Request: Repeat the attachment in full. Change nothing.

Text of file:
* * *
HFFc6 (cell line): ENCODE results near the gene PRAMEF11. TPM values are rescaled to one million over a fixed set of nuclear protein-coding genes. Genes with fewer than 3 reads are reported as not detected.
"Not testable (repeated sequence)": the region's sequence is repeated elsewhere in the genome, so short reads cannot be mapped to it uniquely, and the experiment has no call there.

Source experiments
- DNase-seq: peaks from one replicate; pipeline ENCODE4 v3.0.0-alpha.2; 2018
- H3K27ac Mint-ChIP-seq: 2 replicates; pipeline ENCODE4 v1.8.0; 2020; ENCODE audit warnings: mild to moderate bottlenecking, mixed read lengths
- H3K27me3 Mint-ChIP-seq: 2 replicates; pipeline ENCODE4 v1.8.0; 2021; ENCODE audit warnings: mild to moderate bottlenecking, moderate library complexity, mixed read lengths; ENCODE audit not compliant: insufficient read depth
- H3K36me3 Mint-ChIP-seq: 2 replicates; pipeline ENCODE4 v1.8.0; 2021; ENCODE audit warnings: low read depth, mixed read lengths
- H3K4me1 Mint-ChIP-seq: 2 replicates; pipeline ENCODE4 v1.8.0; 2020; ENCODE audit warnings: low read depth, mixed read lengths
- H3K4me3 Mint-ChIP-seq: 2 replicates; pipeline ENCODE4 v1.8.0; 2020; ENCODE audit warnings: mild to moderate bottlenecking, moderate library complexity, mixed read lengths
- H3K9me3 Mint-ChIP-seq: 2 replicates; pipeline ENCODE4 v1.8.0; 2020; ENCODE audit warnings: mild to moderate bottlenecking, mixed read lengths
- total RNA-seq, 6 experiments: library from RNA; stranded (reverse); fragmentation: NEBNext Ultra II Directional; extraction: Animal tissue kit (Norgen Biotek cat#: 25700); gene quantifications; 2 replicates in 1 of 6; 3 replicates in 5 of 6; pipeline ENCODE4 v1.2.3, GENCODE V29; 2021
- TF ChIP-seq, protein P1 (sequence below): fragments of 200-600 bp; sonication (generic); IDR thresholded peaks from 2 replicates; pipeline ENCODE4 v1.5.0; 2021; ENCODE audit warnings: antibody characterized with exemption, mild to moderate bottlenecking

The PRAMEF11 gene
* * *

HFFc6 (cell line): ENCODE results near the gene PRAMEF11. TPM values are rescaled to one million over a fixed set of nuclear protein-coding genes. Genes with fewer than 3 reads are reported as not detected.
"Not testable (repeated sequence)": the region's sequence is repeated elsewhere in the genome, so short reads cannot be mapped to it uniquely, and the experiment has no call there.

Source experiments
- DNase-seq: peaks from one replicate; pipeline ENCODE4 v3.0.0-alpha.2; 2018
- H3K27ac Mint-ChIP-seq: 2 replicates; pipeline ENCODE4 v1.8.0; 2020; ENCODE audit warnings: mild to moderate bottlenecking, mixed read lengths
- H3K27me3 Mint-ChIP-seq: 2 replicates; pipeline ENCODE4 v1.8.0; 2021; ENCODE audit warnings: mild to moderate bottlenecking, moderate library complexity, mixed read lengths; ENCODE audit not compliant: insufficient read depth
- H3K36me3 Mint-ChIP-seq: 2 replicates; pipeline ENCODE4 v1.8.0; 2021; ENCODE audit warnings: low read depth, mixed read lengths
- H3K4me1 Mint-ChIP-seq: 2 replicates; pipeline ENCODE4 v1.8.0; 2020; ENCODE audit warnings: low read depth, mixed read lengths
- H3K4me3 Mint-ChIP-seq: 2 replicates; pipeline ENCODE4 v1.8.0; 2020; ENCODE audit warnings: mild to moderate bottlenecking, moderate library complexity, mixed read lengths
- H3K9me3 Mint-ChIP-seq: 2 replicates; pipeline ENCODE4 v1.8.0; 2020; ENCODE audit warnings: mild to moderate bottlenecking, mixed read lengths
- total RNA-seq, 6 experiments: library from RNA; stranded (reverse); fragmentation: NEBNext Ultra II Directional; extraction: Animal tissue kit (Norgen Biotek cat#: 25700); gene quantifications; 2 replicates in 1 of 6; 3 replicates in 5 of 6; pipeline ENCODE4 v1.2.3, GENCODE V29; 2021
- TF ChIP-seq, protein P1 (sequence below): fragments of 200-600 bp; sonication (generic); IDR thresholded peaks from 2 replicates; pipeline ENCODE4 v1.5.0; 2021; ENCODE audit warnings: antibody characterized with exemption, mild to moderate bottlenecking

The PRAMEF11 gene